On Thursday, 10 June, Côte d'Ivoire's Prime Minister Patrick Achi and France's Foreign Minister Jean-Yves Le Drian inaugurated the International ... Counter-Terrorism Academy, an education and training centre for special forces units.
Zambia’s newly-elected leader, Michael Sata has appointed his maiden cabinet, mainly stalwarts from his Patriotic Front (PF) party and old comrades from the country’s liberation-era administration.
Sata announced new ministries, restructured and merged some to honour his election promise of a ‘slim’ cabinet to cut down on “unnecessary” recurrent government expenditure.
This has seen a reduction of ministries from 22 to 19.
Guy Scott, Sata’s closest lieutenant and a PF faithful, was appointed Zambia’s first white vice-president. Scott was agriculture minister in the 1990s.
Sata appointed veteran economist Alexander Chikwanda as Zambia’s finance minister.
Chikwanda was among a crop of young leaders appointed by former president Dr Kenneth Kaunda to key ministries in the 1970s, and often seriously described as “the Young Turks” of Zambia’s founding United National Independence Party leadership.
The new president and his deputy are expected to have a hands-on approach in the management of the economy, with Chikwanda being seen as a vital cog in ensuring Sata’s promise of guaranteeing Zambians get a fair share of their wealth, without the state having to unravel key industries such as mining.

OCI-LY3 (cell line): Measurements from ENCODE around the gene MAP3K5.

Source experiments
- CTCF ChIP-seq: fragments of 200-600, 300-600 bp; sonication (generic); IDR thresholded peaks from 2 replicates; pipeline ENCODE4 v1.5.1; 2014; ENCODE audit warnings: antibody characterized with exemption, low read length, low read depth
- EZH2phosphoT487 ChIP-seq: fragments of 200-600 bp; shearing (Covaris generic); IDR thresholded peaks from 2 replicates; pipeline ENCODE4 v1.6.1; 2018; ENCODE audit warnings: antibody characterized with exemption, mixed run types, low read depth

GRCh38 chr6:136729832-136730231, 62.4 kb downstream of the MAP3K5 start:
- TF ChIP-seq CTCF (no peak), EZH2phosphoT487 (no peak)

The possibility of a radical policy shift under Sata is almost nil.
Most workers, particularly on the Copperbelt, see Sata’s election as “key to ending slave wages”.
This will increase pressure on his government and employers to raise salaries.
As if to prove that he is pro-workers, Sata also appointed two trade unionists to head the labour ministry.
Conspicuously missing from Sata’s new cabinet list are Sylvia Masebo, George Mpombo, Mike Mulongoti and Mbita Chitala, former members of ex president Rupiah Banda’s Movement for Mulitparty Democracy (MMD) who ditched the party and joined the PF.
They were widely regarded as having helped drive the last nail into the MMD’s coffin.
Caleb Fundanga was fired as Bank of Zambia (BoZ) governor six months before the expiry of his third and final contract.
During his campaign Sata had bemoaned about high interest rates in the country and had prioritised “sorting out BoZ (the Bank of Zambia)” as one of his presidential priorities.
Veteran banker Bwalya Ng’andu is seen as the front runner to succeed Fundanga.
Most analysts do not expect substantial changes at the central bank.
The operations of BoZ are heavily trailed by the International Monetary Fund and it is expected to continue keeping a tight monetary policy with focus on containing inflationary pressures.
This is likely to see interest rates remain high and probably much to Sata’s chagrin.
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